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Federal information blocking rule: What health care journalists need to know

About Cheryl Clark

Cheryl Clark (@CherClarHealth) is a MedPage Today contributor and inewsource.org investigative journalist. For most of 27 years, she covered medicine and science for the San Diego Union-Tribune. After taking a buyout in 2008, she became senior quality editor for HealthLeaders Media.

Photo by Juhan Sonin via Flickr.

With so much focus — and rightly so — on COVID-19, it’s understandable that even the best health care journalists have overlooked a critically important patient safety story, one that few I know had even heard about.

On April 5, 2021, the federal Information Blocking rule went into effect, allowing basically anyone who provides health care, “defined as “actors,” to release electronic health records in 16 categories such as summary visit notes, lab and pathology reports, and imaging studies to the patient’s health portal as soon as they are available electronically. According to the rule, that means even before the doctor has had a chance to review them, and before the provider has had a chance to explain or discuss what’s in those documents with the patient. Talk about a huge culture shift. Continue reading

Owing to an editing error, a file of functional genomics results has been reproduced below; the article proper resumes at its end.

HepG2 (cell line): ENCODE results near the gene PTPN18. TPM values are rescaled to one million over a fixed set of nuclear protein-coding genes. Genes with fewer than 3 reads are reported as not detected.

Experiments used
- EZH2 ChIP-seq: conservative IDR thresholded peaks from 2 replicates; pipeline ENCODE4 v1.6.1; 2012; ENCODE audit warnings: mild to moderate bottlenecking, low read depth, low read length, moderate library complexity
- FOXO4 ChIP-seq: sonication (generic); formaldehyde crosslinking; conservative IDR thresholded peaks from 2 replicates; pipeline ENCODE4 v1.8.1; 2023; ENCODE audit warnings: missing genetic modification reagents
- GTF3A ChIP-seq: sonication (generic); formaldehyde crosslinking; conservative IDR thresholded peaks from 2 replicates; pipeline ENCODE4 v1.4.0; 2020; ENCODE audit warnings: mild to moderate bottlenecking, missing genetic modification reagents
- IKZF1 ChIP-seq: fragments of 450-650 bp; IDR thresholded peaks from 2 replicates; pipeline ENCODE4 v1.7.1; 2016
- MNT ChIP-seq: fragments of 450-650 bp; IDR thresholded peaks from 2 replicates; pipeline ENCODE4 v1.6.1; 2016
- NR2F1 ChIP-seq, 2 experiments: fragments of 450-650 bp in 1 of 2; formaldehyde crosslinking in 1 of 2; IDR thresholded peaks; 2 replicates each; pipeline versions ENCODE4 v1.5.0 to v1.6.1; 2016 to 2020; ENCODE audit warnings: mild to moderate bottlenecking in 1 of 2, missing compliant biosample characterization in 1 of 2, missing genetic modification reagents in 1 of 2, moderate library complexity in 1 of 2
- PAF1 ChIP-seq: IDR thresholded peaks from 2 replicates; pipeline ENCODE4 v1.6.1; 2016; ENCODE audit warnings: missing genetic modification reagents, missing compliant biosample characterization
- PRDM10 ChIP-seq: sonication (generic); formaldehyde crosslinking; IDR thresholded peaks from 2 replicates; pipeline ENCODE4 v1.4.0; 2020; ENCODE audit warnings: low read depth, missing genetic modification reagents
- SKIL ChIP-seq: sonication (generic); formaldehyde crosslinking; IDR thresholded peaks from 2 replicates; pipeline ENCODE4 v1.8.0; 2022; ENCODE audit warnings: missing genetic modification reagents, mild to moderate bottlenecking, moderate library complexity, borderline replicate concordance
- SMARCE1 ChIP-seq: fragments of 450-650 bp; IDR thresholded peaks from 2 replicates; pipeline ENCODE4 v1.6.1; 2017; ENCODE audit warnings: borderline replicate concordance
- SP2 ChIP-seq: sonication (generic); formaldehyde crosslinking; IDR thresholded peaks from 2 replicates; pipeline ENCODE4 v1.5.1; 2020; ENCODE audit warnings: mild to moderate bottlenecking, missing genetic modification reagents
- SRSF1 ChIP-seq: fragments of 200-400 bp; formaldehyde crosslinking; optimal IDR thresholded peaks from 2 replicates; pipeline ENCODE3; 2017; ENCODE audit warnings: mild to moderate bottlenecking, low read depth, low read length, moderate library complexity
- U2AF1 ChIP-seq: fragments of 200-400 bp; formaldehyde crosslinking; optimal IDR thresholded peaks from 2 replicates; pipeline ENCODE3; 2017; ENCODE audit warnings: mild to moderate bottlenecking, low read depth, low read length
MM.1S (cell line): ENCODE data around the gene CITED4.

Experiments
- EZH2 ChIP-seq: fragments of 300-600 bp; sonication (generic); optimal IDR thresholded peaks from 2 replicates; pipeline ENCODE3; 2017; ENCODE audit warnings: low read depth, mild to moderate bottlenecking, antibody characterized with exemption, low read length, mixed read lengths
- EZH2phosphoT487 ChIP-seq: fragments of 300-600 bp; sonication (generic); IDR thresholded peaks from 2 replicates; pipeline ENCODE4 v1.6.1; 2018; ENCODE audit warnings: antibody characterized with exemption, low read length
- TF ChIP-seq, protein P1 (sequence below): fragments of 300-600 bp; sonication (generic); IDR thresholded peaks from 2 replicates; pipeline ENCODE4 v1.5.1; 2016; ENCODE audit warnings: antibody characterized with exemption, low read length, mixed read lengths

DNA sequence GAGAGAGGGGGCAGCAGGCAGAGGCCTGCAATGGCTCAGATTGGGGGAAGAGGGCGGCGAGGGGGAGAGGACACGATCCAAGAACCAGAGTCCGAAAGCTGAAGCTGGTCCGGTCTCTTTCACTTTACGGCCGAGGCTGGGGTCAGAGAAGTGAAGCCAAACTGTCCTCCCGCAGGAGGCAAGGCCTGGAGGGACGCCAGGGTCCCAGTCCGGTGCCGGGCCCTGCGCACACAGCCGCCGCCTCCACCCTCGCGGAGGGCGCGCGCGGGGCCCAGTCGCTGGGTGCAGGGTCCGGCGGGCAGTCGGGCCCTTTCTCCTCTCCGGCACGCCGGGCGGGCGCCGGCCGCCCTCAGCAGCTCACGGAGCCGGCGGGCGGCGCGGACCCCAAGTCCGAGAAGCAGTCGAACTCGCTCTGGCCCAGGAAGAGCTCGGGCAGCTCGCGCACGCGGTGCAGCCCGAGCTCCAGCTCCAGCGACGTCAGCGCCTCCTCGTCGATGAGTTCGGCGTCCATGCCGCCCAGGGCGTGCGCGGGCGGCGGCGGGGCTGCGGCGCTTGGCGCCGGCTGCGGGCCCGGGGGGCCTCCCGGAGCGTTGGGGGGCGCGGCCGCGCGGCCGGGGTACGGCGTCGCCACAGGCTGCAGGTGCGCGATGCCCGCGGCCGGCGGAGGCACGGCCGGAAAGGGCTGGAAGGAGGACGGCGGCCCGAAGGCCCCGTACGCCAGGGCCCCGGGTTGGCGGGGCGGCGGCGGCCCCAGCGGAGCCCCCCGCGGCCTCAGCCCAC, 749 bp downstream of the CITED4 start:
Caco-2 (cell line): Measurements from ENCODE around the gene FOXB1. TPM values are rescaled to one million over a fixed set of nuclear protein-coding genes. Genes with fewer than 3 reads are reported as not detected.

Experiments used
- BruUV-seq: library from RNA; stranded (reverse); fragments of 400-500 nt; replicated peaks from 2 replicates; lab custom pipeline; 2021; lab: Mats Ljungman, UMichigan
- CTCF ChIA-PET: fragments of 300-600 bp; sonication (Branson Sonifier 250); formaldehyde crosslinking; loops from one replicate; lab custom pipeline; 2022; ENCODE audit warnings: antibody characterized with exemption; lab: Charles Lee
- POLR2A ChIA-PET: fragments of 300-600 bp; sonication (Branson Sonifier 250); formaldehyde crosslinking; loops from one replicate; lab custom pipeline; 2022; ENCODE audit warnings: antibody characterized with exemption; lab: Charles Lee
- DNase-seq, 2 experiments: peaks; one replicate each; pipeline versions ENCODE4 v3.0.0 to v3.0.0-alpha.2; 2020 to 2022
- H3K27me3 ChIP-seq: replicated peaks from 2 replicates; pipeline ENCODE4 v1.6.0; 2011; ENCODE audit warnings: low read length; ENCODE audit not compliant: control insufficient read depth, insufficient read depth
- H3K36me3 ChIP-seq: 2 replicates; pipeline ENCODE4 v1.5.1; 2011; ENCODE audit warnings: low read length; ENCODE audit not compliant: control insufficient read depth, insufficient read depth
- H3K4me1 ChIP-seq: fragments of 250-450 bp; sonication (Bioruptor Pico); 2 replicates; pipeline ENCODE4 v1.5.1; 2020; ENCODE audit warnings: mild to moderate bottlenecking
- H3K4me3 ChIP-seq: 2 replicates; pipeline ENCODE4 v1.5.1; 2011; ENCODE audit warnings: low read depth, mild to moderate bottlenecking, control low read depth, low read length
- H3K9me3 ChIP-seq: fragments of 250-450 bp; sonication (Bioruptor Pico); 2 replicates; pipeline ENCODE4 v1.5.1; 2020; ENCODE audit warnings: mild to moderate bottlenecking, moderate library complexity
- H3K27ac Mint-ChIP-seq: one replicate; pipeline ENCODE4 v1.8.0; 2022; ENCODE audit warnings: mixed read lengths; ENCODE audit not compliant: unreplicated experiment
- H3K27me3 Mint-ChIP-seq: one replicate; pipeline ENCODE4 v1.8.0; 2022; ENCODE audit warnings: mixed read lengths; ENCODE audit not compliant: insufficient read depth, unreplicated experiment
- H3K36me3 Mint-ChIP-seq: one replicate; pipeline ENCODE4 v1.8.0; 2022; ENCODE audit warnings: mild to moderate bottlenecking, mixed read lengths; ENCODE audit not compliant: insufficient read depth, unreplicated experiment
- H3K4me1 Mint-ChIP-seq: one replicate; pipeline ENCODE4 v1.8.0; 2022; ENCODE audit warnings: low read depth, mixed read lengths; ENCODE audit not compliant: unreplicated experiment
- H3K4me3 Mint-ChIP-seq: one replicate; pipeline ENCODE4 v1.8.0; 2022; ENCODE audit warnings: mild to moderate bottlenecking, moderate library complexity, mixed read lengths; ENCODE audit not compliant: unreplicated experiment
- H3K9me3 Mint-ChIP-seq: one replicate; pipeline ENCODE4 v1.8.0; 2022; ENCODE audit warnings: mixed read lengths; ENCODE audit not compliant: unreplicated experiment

Remote patient monitoring the next wave in telehealth

About Karen Blum

Karen Blum is AHCJ’s core topic leader on health IT. An independent journalist in the Baltimore area, she has written health IT stories for publications such as Pharmacy Practice News, Clinical Oncology News, Gastroenterology & Endoscopy News, General Surgery News and Infectious Disease Special Edition.

Photo via health.mil.Kathlyn Chassey uses a home healthcare kit as part of the COVID-19 Remote Monitoring Program, a joint effort of the Virtual Medical Center and Brooke Army Medical Center, in San Antonio, Dec. 18, 2020.